A typical TEM image showing the full nanowire width is shown in Figure 3A . Analysis of multiple nanowires has indicated that the two-phase structure spans the entire length of the nanowire. A typical TEM and HRTEM image, shown in Figure 3A ,B, indicates a sharp transition of ∼1-3 atomic layers between phases. Figure 3B also shows the highly crystalline nature of both phases.
SAED patterns were used to prove the biphasic structure of the nanowire, as shown in Figure 4 . Both wurtzite phase and zinc-blende phase diffraction patterns were solved and confirmed with FFTs in the same areas where the SAED patterns were taken. The FFTs and SAED patterns were checked using JAVA electron microscopy simulation (JEMS) and were shown to be consistent with identifications. Diffraction spots from both phases when imaged together were also noted, and two such examples are indicated by arrows in Figure 4E . The growth direction of the nanowire shown in Figure 4 is in the  direction for the wurtzite phase, and in the  direction for the zinc-blende phase.
EELS and EDS spectra were taken to investigate the purity of the two crystalline phases by checking for the presence both gallium and nitrogen and the lack of oxygen. The presence of oxygen in GaN nanowires has been reported. 22 However, to achieve GaN nanowire growth by the method employed here, oxygen should be carefully eliminated from the starting materials. An EELS spectrum indicating a strong nitrogen edge at 401 eV and the absence of an oxygen edge at 532 eV is shown in Figure 5A . An EELS spectrum indicating a broad gallium edge at 1115 eV is also shown in Figure 5A . The atomic ratio of gallium to nitrogen was calculated using quantitative EDS and indicated a nearly 1:1 ratio of each element, as shown in Figure 5B . Both EELS and EDS confirmed no detectable presence of oxygen in these nanowires. The biphasic crystallographic orientations were therefore interpreted as two phases of exclusively gallium and nitrogen in equal quantities.
The majority of reports on GaN nanowire fabrication and structural characterization indicate that the nanowires have a pure wurtzite crystalline structure. 23, 24 There have also been reports of GaN nanowires with a pure zinc-blende structure, 25 as well as reports where a mixture of wurtzite and zincblende phases is observed. 26, 27 The possibility that our GaN nanowires were pure phase materials was investigated. The wurtzite diffraction pattern identification was checked against theoretical values for multiple diffraction planes for both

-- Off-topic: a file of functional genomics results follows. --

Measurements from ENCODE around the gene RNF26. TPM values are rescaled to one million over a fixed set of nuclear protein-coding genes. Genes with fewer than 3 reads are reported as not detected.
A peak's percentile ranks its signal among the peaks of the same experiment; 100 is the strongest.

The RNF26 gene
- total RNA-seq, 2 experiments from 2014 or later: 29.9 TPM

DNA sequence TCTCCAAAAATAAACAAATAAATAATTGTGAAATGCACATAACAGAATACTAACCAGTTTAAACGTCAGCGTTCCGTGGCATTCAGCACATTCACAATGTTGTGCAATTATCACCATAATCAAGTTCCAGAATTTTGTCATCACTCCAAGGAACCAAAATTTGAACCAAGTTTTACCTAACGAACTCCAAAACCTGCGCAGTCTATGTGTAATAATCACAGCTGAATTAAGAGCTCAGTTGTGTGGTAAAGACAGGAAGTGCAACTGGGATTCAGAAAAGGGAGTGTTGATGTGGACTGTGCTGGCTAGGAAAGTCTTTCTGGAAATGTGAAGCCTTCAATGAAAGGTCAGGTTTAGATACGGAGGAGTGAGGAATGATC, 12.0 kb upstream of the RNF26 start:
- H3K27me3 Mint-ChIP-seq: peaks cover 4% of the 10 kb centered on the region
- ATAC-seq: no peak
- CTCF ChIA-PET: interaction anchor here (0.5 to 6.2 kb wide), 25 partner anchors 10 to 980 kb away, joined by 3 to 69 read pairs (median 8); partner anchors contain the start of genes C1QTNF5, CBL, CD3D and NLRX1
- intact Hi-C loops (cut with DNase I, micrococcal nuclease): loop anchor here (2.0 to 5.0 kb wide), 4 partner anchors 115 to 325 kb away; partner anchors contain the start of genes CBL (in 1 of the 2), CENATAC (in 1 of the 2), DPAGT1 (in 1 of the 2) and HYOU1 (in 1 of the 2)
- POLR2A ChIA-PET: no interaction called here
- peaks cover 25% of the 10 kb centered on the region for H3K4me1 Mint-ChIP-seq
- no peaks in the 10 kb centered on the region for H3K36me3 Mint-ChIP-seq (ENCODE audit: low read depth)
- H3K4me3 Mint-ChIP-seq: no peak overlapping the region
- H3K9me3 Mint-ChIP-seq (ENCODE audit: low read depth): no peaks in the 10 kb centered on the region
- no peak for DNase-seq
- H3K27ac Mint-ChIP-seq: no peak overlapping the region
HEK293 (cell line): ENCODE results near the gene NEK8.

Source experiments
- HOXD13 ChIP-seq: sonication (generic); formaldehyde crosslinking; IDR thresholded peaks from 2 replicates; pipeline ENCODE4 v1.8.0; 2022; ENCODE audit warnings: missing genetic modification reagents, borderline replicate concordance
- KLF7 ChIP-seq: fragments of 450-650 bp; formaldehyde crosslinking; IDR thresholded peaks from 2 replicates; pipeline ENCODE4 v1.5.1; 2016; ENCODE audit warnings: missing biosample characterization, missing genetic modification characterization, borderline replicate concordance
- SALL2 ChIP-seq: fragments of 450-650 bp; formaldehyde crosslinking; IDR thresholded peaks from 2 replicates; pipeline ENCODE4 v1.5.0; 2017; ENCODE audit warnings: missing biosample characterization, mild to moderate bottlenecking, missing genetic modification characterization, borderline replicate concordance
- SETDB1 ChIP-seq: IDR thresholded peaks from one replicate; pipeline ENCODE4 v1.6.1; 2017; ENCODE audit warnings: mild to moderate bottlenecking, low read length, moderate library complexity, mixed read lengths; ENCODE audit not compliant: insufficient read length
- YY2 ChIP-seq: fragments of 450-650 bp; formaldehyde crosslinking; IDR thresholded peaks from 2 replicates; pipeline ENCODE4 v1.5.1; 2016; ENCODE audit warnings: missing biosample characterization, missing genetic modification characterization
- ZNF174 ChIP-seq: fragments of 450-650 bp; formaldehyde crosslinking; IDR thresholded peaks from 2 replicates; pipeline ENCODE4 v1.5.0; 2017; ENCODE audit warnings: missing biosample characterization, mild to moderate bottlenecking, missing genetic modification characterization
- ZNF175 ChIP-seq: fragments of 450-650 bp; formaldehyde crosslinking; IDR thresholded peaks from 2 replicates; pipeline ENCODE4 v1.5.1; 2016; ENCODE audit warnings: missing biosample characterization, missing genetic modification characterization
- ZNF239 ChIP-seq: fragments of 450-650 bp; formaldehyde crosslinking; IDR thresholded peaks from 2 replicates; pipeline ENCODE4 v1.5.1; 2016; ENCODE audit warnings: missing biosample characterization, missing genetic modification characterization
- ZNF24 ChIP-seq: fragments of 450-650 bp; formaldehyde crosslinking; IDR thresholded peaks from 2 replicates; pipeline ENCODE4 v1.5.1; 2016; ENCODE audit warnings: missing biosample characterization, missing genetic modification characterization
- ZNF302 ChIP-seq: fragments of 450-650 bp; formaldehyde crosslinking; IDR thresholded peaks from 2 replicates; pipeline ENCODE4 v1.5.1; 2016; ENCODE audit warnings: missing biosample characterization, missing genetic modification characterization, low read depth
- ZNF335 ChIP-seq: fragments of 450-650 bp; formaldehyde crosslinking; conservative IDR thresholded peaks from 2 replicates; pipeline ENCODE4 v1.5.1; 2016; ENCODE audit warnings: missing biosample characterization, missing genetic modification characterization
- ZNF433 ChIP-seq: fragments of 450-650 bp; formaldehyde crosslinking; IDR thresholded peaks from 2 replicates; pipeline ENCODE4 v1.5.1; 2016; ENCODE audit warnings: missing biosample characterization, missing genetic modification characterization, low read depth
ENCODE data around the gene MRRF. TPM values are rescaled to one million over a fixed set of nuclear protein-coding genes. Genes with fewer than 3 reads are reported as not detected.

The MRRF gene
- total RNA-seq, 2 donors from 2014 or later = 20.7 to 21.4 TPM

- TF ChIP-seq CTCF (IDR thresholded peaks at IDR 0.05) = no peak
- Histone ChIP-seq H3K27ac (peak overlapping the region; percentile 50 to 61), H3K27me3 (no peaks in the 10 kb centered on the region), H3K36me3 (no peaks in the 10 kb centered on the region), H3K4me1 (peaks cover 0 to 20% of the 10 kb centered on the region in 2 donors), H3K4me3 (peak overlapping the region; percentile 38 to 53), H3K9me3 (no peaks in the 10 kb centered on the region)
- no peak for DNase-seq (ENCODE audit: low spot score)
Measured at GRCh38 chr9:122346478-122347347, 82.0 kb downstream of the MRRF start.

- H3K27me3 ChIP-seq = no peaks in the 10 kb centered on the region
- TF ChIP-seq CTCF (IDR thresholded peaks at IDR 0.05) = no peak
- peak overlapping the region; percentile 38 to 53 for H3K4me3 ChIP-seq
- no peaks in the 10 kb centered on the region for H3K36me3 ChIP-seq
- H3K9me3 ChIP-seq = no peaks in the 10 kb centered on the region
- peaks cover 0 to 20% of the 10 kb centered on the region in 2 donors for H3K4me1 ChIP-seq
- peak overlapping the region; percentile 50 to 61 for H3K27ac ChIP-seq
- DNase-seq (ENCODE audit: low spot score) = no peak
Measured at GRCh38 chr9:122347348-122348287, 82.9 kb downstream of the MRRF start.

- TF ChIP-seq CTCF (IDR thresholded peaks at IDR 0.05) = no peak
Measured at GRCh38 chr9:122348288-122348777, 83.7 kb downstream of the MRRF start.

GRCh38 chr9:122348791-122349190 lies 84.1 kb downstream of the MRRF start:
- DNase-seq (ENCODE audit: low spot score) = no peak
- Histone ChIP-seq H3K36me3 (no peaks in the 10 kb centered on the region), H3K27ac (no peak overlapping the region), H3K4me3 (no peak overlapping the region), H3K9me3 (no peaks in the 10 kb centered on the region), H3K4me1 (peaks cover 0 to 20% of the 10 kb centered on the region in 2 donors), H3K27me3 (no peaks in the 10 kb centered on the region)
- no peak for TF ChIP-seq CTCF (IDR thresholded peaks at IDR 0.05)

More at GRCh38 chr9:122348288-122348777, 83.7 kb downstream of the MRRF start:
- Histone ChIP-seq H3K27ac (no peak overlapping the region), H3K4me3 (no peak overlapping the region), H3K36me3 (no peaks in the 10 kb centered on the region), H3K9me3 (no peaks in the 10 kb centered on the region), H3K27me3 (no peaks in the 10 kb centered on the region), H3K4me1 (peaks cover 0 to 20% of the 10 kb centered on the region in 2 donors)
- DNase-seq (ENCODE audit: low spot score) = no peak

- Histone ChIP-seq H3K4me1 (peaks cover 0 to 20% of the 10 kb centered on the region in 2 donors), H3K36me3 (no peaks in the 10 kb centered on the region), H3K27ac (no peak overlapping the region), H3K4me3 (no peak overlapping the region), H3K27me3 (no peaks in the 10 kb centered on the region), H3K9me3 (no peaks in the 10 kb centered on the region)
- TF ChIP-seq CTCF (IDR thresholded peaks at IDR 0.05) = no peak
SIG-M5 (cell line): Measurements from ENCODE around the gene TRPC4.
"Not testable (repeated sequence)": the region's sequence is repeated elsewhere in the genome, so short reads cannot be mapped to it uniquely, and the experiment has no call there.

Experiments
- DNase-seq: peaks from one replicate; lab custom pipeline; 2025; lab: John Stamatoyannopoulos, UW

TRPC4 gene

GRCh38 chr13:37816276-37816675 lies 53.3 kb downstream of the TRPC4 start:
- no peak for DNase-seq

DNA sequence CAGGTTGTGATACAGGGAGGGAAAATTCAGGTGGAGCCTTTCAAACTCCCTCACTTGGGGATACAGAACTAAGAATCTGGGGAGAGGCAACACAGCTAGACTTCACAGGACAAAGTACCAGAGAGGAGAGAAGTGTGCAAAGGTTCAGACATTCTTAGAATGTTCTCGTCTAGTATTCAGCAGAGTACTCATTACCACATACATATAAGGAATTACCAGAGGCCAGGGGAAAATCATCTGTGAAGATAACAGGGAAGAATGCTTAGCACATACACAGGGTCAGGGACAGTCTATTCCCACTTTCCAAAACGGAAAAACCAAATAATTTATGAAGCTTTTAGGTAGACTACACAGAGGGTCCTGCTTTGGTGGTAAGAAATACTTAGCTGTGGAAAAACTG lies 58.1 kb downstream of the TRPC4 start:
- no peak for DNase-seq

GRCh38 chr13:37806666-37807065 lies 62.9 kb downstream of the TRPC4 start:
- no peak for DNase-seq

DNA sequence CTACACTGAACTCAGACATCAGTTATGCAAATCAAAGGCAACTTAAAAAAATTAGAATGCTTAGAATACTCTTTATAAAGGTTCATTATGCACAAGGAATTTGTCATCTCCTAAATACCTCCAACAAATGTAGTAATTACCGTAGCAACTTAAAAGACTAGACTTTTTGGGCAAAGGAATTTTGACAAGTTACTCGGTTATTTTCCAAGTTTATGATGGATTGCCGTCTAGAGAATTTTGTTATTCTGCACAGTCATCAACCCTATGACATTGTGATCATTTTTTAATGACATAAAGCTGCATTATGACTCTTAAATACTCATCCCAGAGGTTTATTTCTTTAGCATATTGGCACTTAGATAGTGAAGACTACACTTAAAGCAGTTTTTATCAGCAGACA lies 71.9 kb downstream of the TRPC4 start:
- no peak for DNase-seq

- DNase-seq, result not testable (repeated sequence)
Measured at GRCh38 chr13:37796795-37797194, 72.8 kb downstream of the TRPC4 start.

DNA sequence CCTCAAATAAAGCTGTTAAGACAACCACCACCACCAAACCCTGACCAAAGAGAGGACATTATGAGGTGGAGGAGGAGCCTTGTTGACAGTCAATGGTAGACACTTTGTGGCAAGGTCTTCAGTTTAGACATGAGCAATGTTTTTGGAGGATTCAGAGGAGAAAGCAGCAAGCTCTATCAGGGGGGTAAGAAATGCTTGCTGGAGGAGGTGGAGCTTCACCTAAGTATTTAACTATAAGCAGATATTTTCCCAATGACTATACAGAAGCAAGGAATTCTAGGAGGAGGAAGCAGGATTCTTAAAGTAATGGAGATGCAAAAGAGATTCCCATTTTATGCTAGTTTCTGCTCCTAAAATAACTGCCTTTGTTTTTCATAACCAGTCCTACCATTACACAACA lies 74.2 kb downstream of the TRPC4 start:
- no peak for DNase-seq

zinc-blende and the  wurtzite zone axes, as these patterns are very similar. As diffraction spots were measured further from the transmission spot, values corresponding to the  zinc-blende zone axis deviated substantially from ideal values, while values for the  wurtzite zone axis did not. The zinc-blende identification was further confirmed by the observation of  diffraction patterns (not shown) in addition to the  diffraction pattern, as shown in Figure 4D .
The basic catalyst-free nanowire growth mechanism of GaN involving the development of hexagonal crystallite platelets from an initial amorphous layer parallels the development of the nucleation layer observed in GaN thin film growth. 28 Gallium is sourced from subsequent matrix decomposition, resulting first in platelet growth, then as a kinetic equilibrium of growth and decomposition that maintains platelet size. Decomposition of a nucleation layer starts at ∼800°C for GaN on sapphire, in good accord with the temperature for onset of GaN nanowire growth in these present experiments. Gallium atoms are highly mobile on GaN surfaces 29 and are expected to diffuse rapidly along platelets and nanowires. Surface incorporation of Ga and NH 3 to form GaN has been modeled both theoretically 30, 31 and experimentally. 32 NH 3 appears to undergo a barrierless chemisorption on GaN, leaving NH 2 33,34 and H. 35, 36 However, nitrogen incorporation occurs only at step edges. 37 Therefore nanowire growth occurs at the tip leading edge. We have seen no evidence for a wurtzite core growth followed by subsequent zinc-blende shell growth. We therefore conclude that, for our experimental conditions, both phases grow together along the length of the nanowire through gallium and nitrogen incorporation at the tip leading edge following a biphasic pattern initiated during early nanowire growth.
A 0.45-0.5 eV band gap shift was observed in the CL measurements. An electron confinement calculation for the nanowires based on an infinite potential well model accounts for only a few meV of the observed band gap shift. Calculations based on experiment for pure wurtzite GaN nanowires have identified band gap shifts as high as 0.3 eV due to compressive and tensile stresses. 38, 39 Therefore the band gap shift observed in the present experiments may have more contribution from stress than from electron confinement.
To summarize, we have reported evidence for a new biphasic crystalline homostructure in GaN nanowires based on the analysis by CL and HRTEM with SAED, FFT, EDS, and EELS. An inner wurtzite phase and outer zinc-blende phase crystal homostructure with a sharp phase transition of ∼1-3 atomic layers has been observed. The ability to grow this biphasic GaN nanowire with longitudinal separation of defect-free zinc-blende and wurtzite phases is a new phenomenon. Biphasic nanowires based on longitudinal phase separation in heterostructures, 40 and now in homostructures, represent a new class of electron waveguide structures with important applications in quantum transport. fully acknowledged. One author (B.W.J.) would like to thank the NASA Goddard Graduate Student Researchers Program. Helpful discussions with K. P. O’Donnell are gratefully acknowledged.
Nano Lett., Vol. 7, No. 5, 2007